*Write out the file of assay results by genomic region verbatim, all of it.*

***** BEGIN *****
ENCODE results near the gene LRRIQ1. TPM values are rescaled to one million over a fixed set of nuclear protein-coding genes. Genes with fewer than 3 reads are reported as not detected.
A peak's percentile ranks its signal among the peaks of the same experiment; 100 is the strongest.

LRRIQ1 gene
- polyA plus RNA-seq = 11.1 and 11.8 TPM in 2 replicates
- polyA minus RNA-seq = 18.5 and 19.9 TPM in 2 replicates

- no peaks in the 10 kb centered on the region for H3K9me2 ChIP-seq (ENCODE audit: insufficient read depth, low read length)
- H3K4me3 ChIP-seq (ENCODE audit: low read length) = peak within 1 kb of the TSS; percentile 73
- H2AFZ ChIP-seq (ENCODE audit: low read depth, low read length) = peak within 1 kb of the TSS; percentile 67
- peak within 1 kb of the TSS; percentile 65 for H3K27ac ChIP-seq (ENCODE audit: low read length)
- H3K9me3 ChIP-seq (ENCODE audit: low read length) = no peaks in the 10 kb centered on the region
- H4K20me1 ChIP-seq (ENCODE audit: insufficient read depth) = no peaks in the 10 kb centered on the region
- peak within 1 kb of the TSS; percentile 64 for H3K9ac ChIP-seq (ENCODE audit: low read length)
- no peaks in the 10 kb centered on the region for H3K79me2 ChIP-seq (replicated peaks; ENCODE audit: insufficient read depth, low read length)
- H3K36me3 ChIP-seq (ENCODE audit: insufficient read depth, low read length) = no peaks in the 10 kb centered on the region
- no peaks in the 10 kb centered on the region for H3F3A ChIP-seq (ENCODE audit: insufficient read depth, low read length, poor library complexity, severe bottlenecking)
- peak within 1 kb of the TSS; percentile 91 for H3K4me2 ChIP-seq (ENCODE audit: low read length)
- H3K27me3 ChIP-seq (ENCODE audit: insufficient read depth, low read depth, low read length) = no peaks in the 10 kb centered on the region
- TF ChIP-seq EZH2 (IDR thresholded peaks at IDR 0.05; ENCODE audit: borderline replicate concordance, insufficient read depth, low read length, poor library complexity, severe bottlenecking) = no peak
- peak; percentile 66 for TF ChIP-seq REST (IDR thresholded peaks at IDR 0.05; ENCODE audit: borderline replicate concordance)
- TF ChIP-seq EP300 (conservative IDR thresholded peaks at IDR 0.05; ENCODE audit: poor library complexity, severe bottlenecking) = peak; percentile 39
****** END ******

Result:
ENCODE results near the gene LRRIQ1. TPM values are rescaled to one million over a fixed set of nuclear protein-coding genes. Genes with fewer than 3 reads are reported as not detected.
A peak's percentile ranks its signal among the peaks of the same experiment; 100 is the strongest.

LRRIQ1 gene
- polyA plus RNA-seq = 11.1 and 11.8 TPM in 2 replicates
- polyA minus RNA-seq = 18.5 and 19.9 TPM in 2 replicates

- no peaks in the 10 kb centered on the region for H3K9me2 ChIP-seq (ENCODE audit: insufficient read depth, low read length)
- H3K4me3 ChIP-seq (ENCODE audit: low read length) = peak within 1 kb of the TSS; percentile 73
- H2AFZ ChIP-seq (ENCODE audit: low read depth, low read length) = peak within 1 kb of the TSS; percentile 67
- peak within 1 kb of the TSS; percentile 65 for H3K27ac ChIP-seq (ENCODE audit: low read length)
- H3K9me3 ChIP-seq (ENCODE audit: low read length) = no peaks in the 10 kb centered on the region
- H4K20me1 ChIP-seq (ENCODE audit: insufficient read depth) = no peaks in the 10 kb centered on the region
- peak within 1 kb of the TSS; percentile 64 for H3K9ac ChIP-seq (ENCODE audit: low read length)
- no peaks in the 10 kb centered on the region for H3K79me2 ChIP-seq (replicated peaks; ENCODE audit: insufficient read depth, low read length)
- H3K36me3 ChIP-seq (ENCODE audit: insufficient read depth, low read length) = no peaks in the 10 kb centered on the region
- no peaks in the 10 kb centered on the region for H3F3A ChIP-seq (ENCODE audit: insufficient read depth, low read length, poor library complexity, severe bottlenecking)
- peak within 1 kb of the TSS; percentile 91 for H3K4me2 ChIP-seq (ENCODE audit: low read length)
- H3K27me3 ChIP-seq (ENCODE audit: insufficient read depth, low read depth, low read length) = no peaks in the 10 kb centered on the region
- TF ChIP-seq EZH2 (IDR thresholded peaks at IDR 0.05; ENCODE audit: borderline replicate concordance, insufficient read depth, low read length, poor library complexity, severe bottlenecking) = no peak
- peak; percentile 66 for TF ChIP-seq REST (IDR thresholded peaks at IDR 0.05; ENCODE audit: borderline replicate concordance)
- TF ChIP-seq EP300 (conservative IDR thresholded peaks at IDR 0.05; ENCODE audit: poor library complexity, severe bottlenecking) = peak; percentile 39